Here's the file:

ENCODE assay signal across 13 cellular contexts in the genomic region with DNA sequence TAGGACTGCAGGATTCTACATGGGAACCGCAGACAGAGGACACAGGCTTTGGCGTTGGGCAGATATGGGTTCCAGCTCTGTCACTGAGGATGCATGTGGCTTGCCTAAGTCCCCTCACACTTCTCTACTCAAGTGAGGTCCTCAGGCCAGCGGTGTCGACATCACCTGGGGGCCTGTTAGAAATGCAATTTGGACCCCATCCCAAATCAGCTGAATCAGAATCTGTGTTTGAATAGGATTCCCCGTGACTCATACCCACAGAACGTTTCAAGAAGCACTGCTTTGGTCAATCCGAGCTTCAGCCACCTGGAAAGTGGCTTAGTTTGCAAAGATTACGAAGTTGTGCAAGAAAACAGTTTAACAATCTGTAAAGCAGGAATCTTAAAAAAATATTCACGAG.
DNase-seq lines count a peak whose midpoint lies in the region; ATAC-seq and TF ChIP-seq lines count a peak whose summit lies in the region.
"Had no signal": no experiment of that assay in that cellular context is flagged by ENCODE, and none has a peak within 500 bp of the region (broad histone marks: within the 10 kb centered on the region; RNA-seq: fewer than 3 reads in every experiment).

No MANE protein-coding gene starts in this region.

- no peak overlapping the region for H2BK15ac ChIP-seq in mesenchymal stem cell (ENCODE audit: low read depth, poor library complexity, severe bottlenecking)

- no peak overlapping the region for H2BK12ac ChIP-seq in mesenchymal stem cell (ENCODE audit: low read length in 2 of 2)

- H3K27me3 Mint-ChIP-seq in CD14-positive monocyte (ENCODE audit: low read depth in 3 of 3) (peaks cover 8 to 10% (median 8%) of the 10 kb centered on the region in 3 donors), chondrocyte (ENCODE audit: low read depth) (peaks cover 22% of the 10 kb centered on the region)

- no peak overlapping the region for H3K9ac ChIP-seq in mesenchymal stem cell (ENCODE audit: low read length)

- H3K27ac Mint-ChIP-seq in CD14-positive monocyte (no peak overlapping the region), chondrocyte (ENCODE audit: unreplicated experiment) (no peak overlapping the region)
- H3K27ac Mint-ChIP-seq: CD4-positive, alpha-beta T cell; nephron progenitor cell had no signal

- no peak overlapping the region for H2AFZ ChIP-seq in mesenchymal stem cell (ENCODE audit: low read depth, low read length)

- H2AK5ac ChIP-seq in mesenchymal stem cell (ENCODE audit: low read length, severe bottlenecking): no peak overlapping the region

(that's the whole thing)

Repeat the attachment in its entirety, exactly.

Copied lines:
ENCODE assay signal across 13 cellular contexts in the genomic region with DNA sequence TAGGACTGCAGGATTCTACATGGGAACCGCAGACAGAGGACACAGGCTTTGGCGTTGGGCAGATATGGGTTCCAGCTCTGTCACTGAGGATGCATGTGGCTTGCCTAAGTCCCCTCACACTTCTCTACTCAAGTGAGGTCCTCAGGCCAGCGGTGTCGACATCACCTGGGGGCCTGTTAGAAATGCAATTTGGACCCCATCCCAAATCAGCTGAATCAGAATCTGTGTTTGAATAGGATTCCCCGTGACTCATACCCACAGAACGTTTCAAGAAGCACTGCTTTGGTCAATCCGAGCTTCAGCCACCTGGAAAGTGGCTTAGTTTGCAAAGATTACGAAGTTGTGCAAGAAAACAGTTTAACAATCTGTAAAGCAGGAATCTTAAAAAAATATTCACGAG.
DNase-seq lines count a peak whose midpoint lies in the region; ATAC-seq and TF ChIP-seq lines count a peak whose summit lies in the region.
"Had no signal": no experiment of that assay in that cellular context is flagged by ENCODE, and none has a peak within 500 bp of the region (broad histone marks: within the 10 kb centered on the region; RNA-seq: fewer than 3 reads in every experiment).

No MANE protein-coding gene starts in this region.

- no peak overlapping the region for H2BK15ac ChIP-seq in mesenchymal stem cell (ENCODE audit: low read depth, poor library complexity, severe bottlenecking)

- no peak overlapping the region for H2BK12ac ChIP-seq in mesenchymal stem cell (ENCODE audit: low read length in 2 of 2)

- H3K27me3 Mint-ChIP-seq in CD14-positive monocyte (ENCODE audit: low read depth in 3 of 3) (peaks cover 8 to 10% (median 8%) of the 10 kb centered on the region in 3 donors), chondrocyte (ENCODE audit: low read depth) (peaks cover 22% of the 10 kb centered on the region)

- no peak overlapping the region for H3K9ac ChIP-seq in mesenchymal stem cell (ENCODE audit: low read length)

- H3K27ac Mint-ChIP-seq in CD14-positive monocyte (no peak overlapping the region), chondrocyte (ENCODE audit: unreplicated experiment) (no peak overlapping the region)
- H3K27ac Mint-ChIP-seq: CD4-positive, alpha-beta T cell; nephron progenitor cell had no signal

- no peak overlapping the region for H2AFZ ChIP-seq in mesenchymal stem cell (ENCODE audit: low read depth, low read length)

- H2AK5ac ChIP-seq in mesenchymal stem cell (ENCODE audit: low read length, severe bottlenecking): no peak overlapping the region